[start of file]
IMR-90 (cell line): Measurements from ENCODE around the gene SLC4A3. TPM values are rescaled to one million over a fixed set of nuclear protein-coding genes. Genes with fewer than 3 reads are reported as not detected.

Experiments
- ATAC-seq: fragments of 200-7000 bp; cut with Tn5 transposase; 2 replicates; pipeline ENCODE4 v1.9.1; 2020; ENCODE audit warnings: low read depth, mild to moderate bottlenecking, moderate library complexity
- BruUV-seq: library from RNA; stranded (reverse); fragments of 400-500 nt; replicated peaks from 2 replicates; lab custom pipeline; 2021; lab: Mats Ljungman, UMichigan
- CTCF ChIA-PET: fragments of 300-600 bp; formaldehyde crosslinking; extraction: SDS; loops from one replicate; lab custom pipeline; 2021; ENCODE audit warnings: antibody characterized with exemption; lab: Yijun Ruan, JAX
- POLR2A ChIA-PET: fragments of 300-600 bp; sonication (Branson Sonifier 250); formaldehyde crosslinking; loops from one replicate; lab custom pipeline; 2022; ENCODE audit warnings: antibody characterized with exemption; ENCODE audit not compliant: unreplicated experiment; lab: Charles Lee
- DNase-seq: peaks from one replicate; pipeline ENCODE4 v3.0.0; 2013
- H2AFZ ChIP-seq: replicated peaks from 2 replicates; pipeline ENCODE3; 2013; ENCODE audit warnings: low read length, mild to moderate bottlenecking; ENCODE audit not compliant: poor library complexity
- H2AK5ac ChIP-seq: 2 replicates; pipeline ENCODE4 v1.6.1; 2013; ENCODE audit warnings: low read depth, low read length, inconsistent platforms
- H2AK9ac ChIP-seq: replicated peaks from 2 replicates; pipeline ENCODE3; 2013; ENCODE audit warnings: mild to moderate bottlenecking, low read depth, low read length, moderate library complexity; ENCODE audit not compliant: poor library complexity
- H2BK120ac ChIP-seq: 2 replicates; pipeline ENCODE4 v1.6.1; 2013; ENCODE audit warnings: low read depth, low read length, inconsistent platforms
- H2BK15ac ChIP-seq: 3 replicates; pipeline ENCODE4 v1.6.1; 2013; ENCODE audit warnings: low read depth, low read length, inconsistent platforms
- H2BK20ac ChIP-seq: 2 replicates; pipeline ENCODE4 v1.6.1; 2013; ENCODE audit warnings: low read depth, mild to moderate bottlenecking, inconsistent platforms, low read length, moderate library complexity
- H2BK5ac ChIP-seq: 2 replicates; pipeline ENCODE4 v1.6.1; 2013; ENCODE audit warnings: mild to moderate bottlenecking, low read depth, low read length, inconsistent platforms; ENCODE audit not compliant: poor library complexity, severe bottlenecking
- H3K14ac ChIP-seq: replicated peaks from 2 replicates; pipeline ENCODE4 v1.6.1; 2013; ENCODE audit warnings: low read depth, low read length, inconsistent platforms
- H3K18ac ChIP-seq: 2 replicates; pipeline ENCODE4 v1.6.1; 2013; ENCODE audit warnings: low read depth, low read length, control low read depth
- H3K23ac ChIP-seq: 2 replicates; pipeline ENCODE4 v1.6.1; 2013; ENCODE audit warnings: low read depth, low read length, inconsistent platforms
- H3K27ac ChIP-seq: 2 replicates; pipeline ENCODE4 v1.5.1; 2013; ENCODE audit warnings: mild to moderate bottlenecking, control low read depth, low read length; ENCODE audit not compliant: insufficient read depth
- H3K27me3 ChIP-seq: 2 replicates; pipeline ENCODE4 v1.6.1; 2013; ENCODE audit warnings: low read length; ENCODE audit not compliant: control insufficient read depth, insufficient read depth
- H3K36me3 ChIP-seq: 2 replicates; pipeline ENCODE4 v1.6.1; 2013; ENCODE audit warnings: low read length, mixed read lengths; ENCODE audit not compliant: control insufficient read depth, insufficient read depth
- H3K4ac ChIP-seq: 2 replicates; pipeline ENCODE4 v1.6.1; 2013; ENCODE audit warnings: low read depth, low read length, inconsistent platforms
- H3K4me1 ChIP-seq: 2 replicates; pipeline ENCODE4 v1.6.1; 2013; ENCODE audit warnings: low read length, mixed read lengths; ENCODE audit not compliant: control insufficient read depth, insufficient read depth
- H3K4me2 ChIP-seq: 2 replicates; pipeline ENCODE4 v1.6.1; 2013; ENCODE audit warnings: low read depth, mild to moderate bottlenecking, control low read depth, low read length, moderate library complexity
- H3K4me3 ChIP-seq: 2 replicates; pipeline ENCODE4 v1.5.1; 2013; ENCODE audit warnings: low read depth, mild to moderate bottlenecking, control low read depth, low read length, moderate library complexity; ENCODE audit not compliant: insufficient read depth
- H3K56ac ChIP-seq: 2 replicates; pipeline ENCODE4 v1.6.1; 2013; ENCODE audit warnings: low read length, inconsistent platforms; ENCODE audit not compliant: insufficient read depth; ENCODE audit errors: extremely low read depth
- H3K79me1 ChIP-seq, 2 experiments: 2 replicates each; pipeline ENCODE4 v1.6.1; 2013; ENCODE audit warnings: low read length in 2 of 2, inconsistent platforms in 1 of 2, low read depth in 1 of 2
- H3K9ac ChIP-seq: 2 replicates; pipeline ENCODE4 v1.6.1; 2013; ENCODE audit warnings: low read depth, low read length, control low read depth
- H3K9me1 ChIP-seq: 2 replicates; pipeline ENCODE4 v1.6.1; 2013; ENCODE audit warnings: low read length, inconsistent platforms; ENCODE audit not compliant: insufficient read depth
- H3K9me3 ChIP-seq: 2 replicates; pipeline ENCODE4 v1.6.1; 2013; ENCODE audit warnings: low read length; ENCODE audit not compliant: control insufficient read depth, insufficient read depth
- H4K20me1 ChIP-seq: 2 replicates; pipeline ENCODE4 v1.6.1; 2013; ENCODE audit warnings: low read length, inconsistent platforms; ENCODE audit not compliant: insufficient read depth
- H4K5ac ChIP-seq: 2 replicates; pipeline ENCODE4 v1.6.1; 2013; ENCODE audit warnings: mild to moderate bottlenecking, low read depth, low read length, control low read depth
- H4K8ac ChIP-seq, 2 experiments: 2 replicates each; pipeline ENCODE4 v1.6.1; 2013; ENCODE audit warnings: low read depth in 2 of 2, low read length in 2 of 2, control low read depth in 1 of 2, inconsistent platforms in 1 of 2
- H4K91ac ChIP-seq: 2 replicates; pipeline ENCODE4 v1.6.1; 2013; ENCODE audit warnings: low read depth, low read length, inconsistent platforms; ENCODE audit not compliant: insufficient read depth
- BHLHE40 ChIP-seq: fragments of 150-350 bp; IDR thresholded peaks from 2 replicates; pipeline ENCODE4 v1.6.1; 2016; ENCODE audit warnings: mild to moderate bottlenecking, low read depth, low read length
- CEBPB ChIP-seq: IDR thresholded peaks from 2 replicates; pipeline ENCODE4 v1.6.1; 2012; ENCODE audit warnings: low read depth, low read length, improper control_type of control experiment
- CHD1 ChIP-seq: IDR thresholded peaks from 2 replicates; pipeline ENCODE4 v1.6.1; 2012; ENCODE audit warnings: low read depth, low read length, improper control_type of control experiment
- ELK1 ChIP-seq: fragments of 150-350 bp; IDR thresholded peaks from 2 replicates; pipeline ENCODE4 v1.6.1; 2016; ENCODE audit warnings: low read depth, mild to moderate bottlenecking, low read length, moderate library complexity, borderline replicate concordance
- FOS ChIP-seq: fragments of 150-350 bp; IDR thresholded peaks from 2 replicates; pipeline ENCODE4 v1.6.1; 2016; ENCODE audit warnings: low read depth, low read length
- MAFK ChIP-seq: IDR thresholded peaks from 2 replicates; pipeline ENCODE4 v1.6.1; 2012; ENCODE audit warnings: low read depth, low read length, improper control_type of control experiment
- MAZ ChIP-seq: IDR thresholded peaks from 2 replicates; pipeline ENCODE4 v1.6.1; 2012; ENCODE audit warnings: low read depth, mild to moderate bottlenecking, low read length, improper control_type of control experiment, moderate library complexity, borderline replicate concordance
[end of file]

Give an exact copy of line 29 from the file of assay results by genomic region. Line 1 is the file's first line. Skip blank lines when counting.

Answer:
- H3K9me3 ChIP-seq: 2 replicates; pipeline ENCODE4 v1.6.1; 2013; ENCODE audit warnings: low read length; ENCODE audit not compliant: control insufficient read depth, insufficient read depth